On being American abroad, and having no traditions

Last year, when we first moved to Edinburgh, there were fireworks every night from the castle on the hill.  When I lived in San Diego, there were fireworks across the bay every night during the summer, so at first I just though that it must be part of Edinburgh’s sunlight celebrations.  Alice quickly realized that it was part of the Royal Edinburgh Military Tattoo, the largest and most famous of its kind.  We looked into tickets at the time, but they were absurdly expensive, and we weren’t really committed to going, with Alice starting work and me trying to learn to code.

But this year, we got tickets through the Royal Scots Club – half-price, with a big dinner beforehand.  I had no idea what to expect, but it turned out to be an incredible cultural experience.  Countries around the world sent teams of performers to participate; each country had the stage to themselves for a show, all of which seemed to emphasize some aspect of their cultural tradition.

But as wonderful as it was to see so many countries celebrating their heritage and music, the whole thing made me a bit sad.  As an bi-racial American and a Southern Californian, I grew up with comparably little sense of tradition, or perhaps I just didn’t realize at the time what our traditions actually were.  Any singular culture we might have claimed existed was a blend of every other culture we encountered.  Come to think of it, with every new encounter our traditions changed; heck, Southern California was constantly reinventing its traditions and culture, and how can you claim a consistent culture when culture is adopted and discarded with each season’s fashions?  But perhaps it is one of America’s greatest strengths to allow people to opt out of tradition should they wish to.  At the same time, to not have anything to anchor us to the past, and nothing that we might hope to pass on to the future – it feels like there’s a void where we have no truly singular national identity-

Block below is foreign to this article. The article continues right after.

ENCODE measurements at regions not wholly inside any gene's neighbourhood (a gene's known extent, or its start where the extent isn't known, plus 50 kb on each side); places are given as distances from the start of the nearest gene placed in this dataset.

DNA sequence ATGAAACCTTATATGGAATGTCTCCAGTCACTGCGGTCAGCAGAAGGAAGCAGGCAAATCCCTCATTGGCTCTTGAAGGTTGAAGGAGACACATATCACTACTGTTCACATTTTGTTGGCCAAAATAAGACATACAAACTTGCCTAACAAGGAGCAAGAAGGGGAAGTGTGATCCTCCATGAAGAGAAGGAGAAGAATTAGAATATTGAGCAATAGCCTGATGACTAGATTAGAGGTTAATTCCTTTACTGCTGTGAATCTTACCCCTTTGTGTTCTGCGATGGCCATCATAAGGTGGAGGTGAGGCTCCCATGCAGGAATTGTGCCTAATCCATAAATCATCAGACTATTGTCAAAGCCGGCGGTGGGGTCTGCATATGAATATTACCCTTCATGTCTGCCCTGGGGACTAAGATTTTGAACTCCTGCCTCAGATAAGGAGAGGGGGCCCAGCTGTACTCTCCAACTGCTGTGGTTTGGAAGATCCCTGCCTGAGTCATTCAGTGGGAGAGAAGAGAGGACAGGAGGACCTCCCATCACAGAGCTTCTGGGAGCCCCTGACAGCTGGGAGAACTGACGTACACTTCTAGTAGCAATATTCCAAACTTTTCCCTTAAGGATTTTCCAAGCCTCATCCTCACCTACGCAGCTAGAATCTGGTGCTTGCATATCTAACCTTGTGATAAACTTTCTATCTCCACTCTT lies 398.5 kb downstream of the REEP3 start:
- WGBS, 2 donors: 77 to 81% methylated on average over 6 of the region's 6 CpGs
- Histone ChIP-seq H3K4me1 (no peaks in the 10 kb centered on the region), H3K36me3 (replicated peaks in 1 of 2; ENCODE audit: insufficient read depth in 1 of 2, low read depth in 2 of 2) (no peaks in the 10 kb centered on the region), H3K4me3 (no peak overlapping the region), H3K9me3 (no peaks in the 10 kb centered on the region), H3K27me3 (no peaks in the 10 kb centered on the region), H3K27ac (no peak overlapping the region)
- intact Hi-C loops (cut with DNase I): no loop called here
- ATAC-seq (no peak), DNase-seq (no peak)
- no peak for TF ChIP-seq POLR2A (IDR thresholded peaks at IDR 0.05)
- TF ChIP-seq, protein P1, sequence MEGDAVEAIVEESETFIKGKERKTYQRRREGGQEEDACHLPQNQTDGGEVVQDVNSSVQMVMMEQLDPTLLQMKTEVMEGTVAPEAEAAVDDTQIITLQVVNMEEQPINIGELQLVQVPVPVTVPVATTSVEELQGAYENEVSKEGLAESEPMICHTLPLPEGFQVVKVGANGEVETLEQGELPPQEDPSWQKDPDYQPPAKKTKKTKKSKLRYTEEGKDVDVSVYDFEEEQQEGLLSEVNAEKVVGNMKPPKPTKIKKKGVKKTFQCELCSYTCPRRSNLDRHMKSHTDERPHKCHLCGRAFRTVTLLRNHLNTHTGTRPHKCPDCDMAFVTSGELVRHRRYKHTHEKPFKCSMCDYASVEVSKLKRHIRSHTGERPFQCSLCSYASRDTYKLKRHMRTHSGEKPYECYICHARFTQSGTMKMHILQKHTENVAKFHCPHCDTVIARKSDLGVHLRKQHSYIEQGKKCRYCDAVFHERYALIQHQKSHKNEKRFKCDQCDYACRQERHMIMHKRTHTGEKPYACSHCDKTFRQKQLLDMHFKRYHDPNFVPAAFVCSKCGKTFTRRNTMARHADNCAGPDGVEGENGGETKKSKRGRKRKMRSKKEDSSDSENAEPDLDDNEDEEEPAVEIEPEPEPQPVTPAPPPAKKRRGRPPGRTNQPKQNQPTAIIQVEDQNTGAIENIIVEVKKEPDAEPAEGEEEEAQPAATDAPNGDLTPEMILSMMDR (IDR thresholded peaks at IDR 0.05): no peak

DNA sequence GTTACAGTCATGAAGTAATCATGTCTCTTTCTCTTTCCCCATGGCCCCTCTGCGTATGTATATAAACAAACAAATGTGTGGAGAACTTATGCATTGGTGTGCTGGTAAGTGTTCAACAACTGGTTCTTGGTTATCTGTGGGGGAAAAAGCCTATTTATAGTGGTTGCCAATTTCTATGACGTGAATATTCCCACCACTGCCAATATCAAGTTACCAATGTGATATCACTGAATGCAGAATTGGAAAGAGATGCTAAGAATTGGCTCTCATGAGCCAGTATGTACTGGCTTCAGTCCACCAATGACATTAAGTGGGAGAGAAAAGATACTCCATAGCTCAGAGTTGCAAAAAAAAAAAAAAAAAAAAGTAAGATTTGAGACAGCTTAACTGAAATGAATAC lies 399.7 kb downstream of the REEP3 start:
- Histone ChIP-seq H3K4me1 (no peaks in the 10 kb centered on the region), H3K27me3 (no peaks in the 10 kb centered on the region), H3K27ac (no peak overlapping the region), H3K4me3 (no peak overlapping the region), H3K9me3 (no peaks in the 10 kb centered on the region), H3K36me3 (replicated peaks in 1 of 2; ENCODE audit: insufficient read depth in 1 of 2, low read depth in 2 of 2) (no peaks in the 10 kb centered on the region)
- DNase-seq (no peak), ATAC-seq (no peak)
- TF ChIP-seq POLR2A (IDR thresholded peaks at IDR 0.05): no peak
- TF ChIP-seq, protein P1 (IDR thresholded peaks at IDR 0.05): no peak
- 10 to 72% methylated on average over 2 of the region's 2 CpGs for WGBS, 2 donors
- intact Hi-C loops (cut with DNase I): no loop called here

But actually, I take that back.  Every other country that was represented at the tattoo had a stereotypical display – the African girls, singing and dancing during a honey harvest, and the Scots with their kilts and bagpipies, and the Mexicans with bright dresses and tassles and Mariachi, and the Czechs in solid colours, dancing in ordered pairs, and the drummers of Switzerland, precise as clockwork.  The Americans had the only display that brought tears to my eyes, though, and elicited gasps from the audience – first, a troop of pipers, dressed in Colonial regalia, marking the Revolutionary War, and then the Navy, twirling rifles with fixed bayonets, even more precise than the Swiss drummers because the potential damage from twirling blades is so much greater than the potential damage of dropped drumsticks.  The leader of the Colonial band was African-American, too, and many of the pipers were women, and the soldiers were of every hue and color, while the other countries were…well, relatively monochromatic.  And the only moment I got goosebumps was at the end: every performer from every country lined up for a final display on the parade grounds, and every other country’s performers were moving, swaying, dancing, playing, except the American soldiers.  They were in tight, orderly rows, stone still at the front, staring straight ahead, unaffected by the pandemonium surrounding them, nameless soldiers, faces hidden from view, here to do a job, nothing more, to follow orders and then go home after their work was done, just as their predecessors did in World War II and The Great War before that.  Everyone else on the parade ground was there to perform a sort of fantasy of their historical tradition, but the Americans were there as part of their past, current, and future – as performers, but not for entertainment.

That made me shiver in awe, because perhaps that is our culture – to do the world’s great work, and hold up its highest values.  Maybe the greatest American traditions are dressed in work clothes and transported around the world in our heads.

And it also made me nervous, because are we doing that now?  Are we the beacon on the hill, the light showing the way for others; are we fighting evil, or embracing it?  And if our leaders are grovelling before the darkness, am I doing enough to hold up my little light and spread good in the world?  Am I worthy to bear that flag; to be an American?  And most important: even if there’s no traditional dance, or music, or theatrical art, am I doing enough to uphold the traditions of duty, honour, loyalty, freedom, and all of the other glorious ideals that we like to preach about, even if we don’t always perform them?

Because even if the fashions change, America does have traditions; we have ideas and ideals that we espouse that don’t change.  Those are the traditions I saw in those soldiers; those are the traditions that we have to show the world.  Our political leaders will pass; new ones will come, and they will be better, because they will hew to our traditions.

At least that’s my hope – that no matter what the fashion of the time, we’ll participate in our traditions and be worthy of them.

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